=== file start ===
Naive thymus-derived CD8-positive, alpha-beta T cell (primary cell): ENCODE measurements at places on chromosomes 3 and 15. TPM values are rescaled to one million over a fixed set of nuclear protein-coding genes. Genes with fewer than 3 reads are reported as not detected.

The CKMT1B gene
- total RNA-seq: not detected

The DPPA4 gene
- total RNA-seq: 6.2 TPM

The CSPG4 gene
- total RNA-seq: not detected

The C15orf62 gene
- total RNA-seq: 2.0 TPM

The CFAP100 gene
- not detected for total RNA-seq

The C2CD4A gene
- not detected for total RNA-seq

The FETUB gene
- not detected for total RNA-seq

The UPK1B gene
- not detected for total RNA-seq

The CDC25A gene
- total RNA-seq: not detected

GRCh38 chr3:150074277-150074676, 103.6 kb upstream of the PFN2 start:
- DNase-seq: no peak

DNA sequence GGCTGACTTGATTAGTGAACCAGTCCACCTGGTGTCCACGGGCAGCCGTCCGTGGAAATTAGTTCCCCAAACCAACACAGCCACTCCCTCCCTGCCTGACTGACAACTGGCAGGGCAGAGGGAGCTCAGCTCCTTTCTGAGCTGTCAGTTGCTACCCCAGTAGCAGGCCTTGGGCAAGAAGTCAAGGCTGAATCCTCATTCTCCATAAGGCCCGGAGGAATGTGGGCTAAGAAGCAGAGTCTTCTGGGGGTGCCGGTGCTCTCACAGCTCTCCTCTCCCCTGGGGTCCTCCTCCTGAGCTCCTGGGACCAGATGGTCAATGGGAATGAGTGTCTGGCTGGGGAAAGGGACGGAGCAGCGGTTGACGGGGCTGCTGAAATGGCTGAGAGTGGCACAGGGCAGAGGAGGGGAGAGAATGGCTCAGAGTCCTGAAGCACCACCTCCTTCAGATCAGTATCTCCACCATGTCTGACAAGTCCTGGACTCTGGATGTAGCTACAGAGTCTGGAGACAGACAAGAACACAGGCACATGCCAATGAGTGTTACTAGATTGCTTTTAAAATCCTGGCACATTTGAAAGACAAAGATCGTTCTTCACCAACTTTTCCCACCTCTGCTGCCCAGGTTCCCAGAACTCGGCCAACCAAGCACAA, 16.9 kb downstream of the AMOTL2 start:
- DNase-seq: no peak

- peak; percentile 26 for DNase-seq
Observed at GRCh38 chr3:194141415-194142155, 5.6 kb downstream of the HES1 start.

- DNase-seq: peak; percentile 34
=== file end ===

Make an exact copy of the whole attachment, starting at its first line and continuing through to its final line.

Naive thymus-derived CD8-positive, alpha-beta T cell (primary cell): ENCODE measurements at places on chromosomes 3 and 15. TPM values are rescaled to one million over a fixed set of nuclear protein-coding genes. Genes with fewer than 3 reads are reported as not detected.

The CKMT1B gene
- total RNA-seq: not detected

The DPPA4 gene
- total RNA-seq: 6.2 TPM

The CSPG4 gene
- total RNA-seq: not detected

The C15orf62 gene
- total RNA-seq: 2.0 TPM

The CFAP100 gene
- not detected for total RNA-seq

The C2CD4A gene
- not detected for total RNA-seq

The FETUB gene
- not detected for total RNA-seq

The UPK1B gene
- not detected for total RNA-seq

The CDC25A gene
- total RNA-seq: not detected

GRCh38 chr3:150074277-150074676, 103.6 kb upstream of the PFN2 start:
- DNase-seq: no peak

DNA sequence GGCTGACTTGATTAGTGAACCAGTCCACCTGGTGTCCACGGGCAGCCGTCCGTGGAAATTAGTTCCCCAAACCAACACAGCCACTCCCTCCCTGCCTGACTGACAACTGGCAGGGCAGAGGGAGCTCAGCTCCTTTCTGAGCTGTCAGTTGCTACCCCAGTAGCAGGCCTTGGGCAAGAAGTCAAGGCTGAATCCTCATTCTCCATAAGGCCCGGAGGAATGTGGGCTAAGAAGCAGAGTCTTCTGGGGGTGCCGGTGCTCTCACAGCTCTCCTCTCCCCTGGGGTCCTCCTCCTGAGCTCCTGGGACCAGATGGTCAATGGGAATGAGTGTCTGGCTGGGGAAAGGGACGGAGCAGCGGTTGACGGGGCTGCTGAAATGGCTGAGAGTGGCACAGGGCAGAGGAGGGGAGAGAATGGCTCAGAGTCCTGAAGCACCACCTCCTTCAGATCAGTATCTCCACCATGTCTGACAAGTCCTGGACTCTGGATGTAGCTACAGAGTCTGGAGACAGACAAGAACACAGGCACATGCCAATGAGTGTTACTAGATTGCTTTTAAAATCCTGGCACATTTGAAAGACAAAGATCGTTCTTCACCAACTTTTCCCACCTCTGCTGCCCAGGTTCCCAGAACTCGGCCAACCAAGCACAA, 16.9 kb downstream of the AMOTL2 start:
- DNase-seq: no peak

- peak; percentile 26 for DNase-seq
Observed at GRCh38 chr3:194141415-194142155, 5.6 kb downstream of the HES1 start.

- DNase-seq: peak; percentile 34